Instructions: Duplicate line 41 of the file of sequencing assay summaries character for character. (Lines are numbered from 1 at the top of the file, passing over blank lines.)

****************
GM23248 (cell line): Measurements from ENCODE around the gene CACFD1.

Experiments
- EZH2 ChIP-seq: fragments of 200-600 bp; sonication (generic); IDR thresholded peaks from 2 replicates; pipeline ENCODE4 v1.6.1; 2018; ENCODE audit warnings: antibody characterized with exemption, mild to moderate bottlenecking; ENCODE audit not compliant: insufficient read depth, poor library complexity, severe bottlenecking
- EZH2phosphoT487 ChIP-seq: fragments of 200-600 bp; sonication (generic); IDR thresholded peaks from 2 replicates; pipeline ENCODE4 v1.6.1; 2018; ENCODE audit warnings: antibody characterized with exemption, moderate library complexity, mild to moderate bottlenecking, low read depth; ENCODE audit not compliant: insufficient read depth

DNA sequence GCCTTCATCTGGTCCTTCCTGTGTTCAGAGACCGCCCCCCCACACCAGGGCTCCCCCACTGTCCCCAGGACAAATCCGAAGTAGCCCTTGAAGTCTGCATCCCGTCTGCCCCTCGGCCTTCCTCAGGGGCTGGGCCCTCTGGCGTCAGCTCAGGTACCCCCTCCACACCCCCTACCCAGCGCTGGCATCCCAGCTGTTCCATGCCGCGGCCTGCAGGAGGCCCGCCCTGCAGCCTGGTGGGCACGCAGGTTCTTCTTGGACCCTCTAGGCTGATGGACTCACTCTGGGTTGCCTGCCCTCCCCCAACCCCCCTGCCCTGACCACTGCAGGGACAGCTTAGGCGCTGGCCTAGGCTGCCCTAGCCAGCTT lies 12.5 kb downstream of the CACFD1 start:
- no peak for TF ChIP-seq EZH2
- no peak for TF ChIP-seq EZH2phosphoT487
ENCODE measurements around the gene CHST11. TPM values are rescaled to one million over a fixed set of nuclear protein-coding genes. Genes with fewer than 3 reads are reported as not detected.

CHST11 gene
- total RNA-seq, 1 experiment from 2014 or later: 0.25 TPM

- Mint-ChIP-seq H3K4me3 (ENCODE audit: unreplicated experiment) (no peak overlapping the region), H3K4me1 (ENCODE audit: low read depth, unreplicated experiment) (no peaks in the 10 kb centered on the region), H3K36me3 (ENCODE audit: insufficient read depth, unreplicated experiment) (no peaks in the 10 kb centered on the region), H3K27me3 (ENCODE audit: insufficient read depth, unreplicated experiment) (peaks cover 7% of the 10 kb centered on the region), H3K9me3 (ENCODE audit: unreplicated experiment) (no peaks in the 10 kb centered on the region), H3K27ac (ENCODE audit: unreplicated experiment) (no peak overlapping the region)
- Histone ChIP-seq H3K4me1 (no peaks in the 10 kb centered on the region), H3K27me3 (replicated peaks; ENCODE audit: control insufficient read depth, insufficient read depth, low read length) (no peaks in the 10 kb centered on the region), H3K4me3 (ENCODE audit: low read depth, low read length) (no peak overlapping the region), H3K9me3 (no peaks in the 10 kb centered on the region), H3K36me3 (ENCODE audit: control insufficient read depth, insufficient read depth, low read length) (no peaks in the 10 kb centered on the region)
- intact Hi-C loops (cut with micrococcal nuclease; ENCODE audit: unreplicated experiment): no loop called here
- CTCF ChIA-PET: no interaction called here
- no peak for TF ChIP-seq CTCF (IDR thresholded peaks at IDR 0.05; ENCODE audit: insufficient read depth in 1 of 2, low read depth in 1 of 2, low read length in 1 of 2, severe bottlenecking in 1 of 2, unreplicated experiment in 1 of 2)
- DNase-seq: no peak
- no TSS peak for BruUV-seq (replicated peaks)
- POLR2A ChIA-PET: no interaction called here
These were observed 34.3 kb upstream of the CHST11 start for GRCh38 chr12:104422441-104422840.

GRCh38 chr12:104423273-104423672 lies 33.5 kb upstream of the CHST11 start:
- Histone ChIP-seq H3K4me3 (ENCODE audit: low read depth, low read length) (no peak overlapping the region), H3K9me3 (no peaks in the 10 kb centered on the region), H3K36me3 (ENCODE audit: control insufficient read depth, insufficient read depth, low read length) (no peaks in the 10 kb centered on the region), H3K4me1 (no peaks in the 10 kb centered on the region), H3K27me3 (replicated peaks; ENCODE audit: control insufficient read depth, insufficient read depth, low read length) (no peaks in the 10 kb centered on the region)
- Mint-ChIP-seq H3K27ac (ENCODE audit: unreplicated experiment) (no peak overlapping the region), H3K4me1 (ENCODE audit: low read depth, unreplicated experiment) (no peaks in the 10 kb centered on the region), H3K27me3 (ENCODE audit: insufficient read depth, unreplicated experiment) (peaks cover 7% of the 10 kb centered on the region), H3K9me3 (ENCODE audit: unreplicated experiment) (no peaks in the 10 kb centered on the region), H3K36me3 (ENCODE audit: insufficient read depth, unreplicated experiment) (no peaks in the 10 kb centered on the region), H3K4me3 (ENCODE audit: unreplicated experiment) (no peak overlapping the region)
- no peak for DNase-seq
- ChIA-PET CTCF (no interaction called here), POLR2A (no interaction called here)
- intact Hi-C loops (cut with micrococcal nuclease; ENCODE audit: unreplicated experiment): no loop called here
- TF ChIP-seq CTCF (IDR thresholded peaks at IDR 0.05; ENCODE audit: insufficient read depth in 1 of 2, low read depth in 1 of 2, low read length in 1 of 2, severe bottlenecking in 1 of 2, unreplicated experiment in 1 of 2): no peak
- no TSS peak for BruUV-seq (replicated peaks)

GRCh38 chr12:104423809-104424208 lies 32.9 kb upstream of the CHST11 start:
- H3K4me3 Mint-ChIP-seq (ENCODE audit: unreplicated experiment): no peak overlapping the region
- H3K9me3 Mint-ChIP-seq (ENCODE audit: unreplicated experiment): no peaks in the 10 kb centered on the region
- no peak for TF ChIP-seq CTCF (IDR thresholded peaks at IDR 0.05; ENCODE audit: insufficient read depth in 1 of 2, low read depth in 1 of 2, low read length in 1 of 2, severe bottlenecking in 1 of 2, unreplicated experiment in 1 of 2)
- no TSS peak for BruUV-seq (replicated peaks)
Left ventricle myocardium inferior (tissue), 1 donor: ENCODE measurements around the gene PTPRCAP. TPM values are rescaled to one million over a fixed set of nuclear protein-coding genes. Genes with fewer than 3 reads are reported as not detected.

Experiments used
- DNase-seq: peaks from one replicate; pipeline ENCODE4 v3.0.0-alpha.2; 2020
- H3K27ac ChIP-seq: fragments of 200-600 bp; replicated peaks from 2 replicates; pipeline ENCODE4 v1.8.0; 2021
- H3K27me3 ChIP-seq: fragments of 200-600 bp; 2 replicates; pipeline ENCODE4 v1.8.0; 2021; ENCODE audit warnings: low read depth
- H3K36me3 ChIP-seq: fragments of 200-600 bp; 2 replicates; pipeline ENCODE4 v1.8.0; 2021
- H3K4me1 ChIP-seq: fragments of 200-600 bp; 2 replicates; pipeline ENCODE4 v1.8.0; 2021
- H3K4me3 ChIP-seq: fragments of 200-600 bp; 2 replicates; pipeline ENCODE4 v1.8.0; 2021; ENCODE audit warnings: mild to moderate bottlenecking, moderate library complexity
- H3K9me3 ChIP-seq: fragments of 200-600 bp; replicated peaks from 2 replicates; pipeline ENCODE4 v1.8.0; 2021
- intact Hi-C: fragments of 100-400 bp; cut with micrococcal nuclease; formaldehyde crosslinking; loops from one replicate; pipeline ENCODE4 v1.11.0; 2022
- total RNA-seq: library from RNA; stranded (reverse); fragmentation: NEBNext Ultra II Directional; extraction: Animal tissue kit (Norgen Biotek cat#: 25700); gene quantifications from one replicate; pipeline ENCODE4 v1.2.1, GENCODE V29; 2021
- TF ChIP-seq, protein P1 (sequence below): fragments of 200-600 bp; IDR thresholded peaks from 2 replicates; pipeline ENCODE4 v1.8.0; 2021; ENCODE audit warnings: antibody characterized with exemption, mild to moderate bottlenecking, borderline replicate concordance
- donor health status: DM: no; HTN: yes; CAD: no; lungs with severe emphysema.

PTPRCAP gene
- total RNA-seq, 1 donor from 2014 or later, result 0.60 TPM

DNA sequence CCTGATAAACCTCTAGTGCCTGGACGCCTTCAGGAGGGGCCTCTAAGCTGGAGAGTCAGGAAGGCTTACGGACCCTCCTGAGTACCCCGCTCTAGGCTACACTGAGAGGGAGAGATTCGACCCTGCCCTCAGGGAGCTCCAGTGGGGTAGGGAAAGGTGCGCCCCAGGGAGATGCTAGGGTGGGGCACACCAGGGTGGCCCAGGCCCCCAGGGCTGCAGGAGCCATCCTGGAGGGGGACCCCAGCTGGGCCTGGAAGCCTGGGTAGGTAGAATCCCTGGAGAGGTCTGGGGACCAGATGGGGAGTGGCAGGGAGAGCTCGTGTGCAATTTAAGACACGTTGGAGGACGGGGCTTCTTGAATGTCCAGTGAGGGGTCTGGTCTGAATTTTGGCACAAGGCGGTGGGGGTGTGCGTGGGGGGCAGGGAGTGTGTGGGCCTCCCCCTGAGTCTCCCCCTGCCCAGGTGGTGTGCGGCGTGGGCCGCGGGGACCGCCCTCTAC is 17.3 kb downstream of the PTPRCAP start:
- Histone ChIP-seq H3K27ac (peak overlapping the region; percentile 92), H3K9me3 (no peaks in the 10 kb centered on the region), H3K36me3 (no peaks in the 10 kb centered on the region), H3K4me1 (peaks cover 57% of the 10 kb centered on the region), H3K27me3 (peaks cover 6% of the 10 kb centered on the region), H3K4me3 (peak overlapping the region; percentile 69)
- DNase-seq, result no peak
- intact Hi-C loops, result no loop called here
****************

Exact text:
- H3K9me3 ChIP-seq: fragments of 200-600 bp; replicated peaks from 2 replicates; pipeline ENCODE4 v1.8.0; 2021